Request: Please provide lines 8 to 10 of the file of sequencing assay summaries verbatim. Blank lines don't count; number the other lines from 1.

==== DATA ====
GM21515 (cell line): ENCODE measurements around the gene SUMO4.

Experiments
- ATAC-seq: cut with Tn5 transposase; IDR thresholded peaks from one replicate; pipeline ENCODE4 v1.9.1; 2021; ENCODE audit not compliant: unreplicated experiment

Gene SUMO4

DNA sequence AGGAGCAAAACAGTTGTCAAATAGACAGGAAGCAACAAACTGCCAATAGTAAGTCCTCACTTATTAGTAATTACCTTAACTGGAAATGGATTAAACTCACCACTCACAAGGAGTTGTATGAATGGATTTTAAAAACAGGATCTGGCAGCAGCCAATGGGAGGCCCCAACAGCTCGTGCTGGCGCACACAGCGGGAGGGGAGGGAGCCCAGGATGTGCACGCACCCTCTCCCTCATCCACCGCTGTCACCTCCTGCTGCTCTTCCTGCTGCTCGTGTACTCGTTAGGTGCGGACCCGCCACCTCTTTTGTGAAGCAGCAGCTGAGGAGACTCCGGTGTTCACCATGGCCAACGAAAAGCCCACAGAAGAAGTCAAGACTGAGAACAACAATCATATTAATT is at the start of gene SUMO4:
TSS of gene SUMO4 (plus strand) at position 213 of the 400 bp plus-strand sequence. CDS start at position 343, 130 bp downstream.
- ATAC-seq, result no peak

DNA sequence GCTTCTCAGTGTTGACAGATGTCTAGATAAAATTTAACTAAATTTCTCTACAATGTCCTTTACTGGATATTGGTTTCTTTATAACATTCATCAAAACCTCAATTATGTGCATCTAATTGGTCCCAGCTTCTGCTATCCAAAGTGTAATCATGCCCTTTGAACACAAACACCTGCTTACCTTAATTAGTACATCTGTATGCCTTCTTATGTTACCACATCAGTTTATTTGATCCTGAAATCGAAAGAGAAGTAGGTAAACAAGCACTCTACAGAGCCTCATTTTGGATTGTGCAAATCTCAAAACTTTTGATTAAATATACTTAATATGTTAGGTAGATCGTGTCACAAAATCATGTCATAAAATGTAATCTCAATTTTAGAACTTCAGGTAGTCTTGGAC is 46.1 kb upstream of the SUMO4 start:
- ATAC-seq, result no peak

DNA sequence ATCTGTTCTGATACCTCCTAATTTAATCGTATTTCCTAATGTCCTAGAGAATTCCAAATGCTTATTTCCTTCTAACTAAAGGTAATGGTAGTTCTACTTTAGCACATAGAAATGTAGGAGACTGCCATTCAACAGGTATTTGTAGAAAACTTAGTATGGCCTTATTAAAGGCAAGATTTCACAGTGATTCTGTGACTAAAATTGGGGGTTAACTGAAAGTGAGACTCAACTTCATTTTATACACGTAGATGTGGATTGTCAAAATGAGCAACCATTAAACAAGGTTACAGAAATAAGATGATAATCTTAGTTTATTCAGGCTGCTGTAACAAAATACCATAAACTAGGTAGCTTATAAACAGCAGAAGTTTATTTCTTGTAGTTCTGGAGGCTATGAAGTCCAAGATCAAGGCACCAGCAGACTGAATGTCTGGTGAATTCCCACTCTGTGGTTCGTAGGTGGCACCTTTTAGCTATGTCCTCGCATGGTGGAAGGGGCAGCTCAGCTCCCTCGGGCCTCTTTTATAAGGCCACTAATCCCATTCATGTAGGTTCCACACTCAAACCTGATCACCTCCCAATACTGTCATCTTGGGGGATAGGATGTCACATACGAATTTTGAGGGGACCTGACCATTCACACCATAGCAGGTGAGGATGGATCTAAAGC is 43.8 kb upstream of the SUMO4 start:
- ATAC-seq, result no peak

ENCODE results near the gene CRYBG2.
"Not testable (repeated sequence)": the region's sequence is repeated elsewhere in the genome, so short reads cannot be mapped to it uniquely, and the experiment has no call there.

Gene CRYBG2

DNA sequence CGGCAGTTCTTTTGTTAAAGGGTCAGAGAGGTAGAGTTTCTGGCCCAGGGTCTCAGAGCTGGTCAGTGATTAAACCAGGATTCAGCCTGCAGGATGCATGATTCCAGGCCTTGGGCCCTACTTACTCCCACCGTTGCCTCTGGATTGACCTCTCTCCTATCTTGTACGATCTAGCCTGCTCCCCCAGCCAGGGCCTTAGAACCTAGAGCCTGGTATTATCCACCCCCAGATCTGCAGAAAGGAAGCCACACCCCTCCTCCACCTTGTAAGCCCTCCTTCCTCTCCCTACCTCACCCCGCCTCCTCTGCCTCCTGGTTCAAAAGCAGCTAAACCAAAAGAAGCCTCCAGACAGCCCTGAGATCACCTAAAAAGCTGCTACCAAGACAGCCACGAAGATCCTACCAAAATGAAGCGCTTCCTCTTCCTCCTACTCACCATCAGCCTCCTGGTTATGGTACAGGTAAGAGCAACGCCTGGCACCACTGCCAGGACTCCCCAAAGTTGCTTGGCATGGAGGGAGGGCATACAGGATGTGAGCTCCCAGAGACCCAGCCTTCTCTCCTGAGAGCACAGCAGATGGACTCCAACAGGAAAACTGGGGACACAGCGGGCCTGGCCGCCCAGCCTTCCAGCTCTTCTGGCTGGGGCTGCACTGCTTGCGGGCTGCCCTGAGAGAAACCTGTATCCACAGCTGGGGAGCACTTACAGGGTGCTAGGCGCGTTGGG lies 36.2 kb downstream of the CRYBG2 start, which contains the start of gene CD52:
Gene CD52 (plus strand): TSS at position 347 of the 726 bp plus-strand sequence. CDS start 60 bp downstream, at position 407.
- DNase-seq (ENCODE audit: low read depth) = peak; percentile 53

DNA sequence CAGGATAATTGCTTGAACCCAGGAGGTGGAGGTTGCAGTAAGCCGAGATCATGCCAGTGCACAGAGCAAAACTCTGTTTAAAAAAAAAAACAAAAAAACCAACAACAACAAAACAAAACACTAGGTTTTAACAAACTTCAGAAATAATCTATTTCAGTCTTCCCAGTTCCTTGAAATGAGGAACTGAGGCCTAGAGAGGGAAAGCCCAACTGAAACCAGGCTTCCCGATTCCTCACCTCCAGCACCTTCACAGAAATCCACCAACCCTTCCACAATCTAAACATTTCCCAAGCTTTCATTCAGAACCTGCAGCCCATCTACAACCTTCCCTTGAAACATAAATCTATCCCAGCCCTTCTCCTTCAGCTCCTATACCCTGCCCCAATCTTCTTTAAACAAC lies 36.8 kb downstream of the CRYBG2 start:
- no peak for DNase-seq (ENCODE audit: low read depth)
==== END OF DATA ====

DNA sequence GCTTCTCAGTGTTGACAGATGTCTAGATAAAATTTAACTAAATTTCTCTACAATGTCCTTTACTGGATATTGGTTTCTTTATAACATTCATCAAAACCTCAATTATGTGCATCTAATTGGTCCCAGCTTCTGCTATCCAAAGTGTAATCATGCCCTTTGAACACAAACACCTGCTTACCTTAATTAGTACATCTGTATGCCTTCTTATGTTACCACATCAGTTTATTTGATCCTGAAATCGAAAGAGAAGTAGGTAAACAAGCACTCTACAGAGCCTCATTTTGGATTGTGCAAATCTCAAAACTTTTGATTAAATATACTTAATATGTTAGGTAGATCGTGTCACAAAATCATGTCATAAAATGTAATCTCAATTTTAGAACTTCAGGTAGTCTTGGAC is 46.1 kb upstream of the SUMO4 start:
- ATAC-seq, result no peak

DNA sequence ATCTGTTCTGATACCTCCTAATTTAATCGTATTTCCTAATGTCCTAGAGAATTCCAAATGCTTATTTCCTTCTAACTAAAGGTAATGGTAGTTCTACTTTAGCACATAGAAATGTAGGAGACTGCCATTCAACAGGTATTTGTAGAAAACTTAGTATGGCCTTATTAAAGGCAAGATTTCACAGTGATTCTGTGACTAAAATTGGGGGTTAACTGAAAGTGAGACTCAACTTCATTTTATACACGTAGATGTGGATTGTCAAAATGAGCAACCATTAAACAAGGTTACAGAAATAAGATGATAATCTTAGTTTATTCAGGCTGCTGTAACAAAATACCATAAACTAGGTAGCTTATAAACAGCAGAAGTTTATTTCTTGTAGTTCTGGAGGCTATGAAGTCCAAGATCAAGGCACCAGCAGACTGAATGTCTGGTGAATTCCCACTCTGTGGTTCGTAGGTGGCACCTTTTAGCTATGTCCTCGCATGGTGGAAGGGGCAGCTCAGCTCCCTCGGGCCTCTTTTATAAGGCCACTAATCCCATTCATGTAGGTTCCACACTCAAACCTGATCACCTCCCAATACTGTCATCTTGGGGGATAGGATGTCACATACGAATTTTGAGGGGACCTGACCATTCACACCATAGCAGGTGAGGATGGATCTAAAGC is 43.8 kb upstream of the SUMO4 start: